Shazam greets Billy by name and explains he is an ancient Egyptian wizard who has fought evil, but his time is over and Billy is to be his successor. He instructs Billy to speak his name and when the lad does, the magical lightning strikes and he is transformed into the World’s Mightiest Mortal. Right after this incredible event, however, a large block of stone that had been suspended by a thread above Shazam’s throne crashes down and crushes him.

Heck of a way to start your career, eh? Then, the spirit embodiment of the wizard appears and continues: “I name you---Captain Marvel! Through my name, you are given the powers of these six elder gods! Henceforth, you will fight evil on Earth!”

The acronym of Shazam should be familiar, but just in case:

Solomon – Wisdom

Hercules – Strength

Atlas – Stamina

Zeus – Power

Achilles – Courage

Mercury – Speed.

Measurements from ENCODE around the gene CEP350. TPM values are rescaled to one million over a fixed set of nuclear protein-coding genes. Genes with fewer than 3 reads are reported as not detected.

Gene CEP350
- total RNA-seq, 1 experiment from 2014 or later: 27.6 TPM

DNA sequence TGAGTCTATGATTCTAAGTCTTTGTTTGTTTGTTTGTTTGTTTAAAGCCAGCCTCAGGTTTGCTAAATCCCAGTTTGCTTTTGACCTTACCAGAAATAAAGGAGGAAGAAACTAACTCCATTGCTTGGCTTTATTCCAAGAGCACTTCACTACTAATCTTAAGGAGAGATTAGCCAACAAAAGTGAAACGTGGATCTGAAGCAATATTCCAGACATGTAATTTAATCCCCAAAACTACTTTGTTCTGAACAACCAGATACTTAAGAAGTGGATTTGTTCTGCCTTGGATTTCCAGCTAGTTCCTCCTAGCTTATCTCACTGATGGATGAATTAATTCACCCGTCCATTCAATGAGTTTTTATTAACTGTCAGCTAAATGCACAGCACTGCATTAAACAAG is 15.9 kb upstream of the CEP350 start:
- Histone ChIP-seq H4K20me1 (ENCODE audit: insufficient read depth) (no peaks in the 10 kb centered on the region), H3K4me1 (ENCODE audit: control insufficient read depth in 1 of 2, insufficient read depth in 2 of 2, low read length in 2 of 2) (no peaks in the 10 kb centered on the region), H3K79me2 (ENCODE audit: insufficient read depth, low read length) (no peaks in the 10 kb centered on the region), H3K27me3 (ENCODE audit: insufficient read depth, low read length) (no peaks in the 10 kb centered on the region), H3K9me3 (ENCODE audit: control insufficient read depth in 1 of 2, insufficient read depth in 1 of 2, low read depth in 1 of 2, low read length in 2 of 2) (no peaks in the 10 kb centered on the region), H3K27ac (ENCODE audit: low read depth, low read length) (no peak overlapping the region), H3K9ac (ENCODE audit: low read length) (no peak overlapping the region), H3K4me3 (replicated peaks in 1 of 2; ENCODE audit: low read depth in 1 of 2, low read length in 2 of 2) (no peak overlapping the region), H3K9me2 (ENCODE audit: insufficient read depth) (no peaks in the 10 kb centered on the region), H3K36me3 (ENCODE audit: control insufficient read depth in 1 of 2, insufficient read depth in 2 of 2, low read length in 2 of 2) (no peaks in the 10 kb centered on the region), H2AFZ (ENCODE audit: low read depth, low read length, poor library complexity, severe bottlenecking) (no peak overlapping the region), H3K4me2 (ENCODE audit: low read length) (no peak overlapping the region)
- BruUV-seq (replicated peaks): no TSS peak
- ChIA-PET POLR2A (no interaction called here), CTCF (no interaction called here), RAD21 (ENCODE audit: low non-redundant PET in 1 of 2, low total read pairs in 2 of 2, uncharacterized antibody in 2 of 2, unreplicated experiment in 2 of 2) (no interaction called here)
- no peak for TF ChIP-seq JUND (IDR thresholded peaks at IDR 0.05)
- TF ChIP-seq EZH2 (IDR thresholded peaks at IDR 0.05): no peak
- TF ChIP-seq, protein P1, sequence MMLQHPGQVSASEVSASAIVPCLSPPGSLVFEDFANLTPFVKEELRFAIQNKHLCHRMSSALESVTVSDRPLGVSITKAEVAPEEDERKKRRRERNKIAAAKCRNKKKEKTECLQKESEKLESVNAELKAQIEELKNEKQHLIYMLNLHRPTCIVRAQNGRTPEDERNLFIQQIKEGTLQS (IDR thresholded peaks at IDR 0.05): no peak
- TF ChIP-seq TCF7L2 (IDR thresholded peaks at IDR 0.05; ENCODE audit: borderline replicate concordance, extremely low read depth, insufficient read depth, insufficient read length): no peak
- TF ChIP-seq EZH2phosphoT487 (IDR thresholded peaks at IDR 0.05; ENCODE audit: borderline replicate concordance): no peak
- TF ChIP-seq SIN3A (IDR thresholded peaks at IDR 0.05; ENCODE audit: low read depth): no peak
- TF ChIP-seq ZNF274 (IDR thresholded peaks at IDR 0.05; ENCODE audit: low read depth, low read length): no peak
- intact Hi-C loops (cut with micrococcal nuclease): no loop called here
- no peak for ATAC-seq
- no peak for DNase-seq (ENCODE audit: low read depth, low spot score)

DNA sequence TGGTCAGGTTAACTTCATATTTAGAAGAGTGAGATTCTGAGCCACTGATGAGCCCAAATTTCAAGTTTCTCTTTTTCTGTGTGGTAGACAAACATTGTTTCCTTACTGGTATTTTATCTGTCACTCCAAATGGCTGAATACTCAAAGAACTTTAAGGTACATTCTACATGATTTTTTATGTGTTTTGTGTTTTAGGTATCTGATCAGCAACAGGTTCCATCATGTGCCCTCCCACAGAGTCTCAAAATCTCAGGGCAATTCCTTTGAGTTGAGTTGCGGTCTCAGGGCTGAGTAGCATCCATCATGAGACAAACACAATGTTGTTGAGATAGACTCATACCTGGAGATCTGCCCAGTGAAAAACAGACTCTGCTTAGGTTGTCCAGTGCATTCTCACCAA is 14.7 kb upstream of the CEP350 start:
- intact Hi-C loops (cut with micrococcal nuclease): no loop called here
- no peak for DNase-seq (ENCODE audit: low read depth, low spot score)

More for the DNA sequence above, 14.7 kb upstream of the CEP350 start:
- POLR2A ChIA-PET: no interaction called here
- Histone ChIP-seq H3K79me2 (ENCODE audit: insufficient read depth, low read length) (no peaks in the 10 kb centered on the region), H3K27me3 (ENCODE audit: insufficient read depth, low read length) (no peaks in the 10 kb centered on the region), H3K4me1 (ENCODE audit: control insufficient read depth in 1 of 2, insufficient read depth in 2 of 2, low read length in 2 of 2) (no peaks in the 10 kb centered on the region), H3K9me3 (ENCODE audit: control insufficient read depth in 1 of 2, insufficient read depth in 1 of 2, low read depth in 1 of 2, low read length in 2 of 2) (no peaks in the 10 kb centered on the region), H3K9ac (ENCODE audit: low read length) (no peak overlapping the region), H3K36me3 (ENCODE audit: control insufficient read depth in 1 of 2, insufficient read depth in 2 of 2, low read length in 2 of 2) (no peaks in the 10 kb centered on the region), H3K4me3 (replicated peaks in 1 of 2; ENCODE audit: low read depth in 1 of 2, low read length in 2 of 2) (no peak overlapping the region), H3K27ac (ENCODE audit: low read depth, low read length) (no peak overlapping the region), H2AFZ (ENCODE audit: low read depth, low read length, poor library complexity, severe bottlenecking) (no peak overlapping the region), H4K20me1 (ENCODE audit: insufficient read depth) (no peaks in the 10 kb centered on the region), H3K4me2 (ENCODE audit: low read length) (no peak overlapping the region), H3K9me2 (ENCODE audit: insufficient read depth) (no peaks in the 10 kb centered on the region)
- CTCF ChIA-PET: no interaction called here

Well, the rest of the story goes as you might imagine, with young Billy pulling off a promotion at station WHIZ from lowly newsboy to boy broadcaster, courtesy of impressing his boss, Sterling Morris and he metes out a little justice as Captain Marvel and also beats Sivana at his attempt to change history, all in 9 pages.

That’s a good entry point, but I think the third story in this volume right after introducing Mary Marvel, is even better at introducing us to the Marvel mythos. Written by Otto Binder and illustrated by C.C. Beck, “The Mighty Marvels Join Forces!” was originally printed in The Marvel Family #1, from December of 1945. The introductory panel says it all: “Capt. Marvel! Capt. Marvel, Jr.! Mary Marvel! Each of these names alone makes for a great story! But now, all three Marvels combine in the greatest adventure of all, as the mighty Marvel family wages grim battle against the most frightful menace of the ages—Black Adam!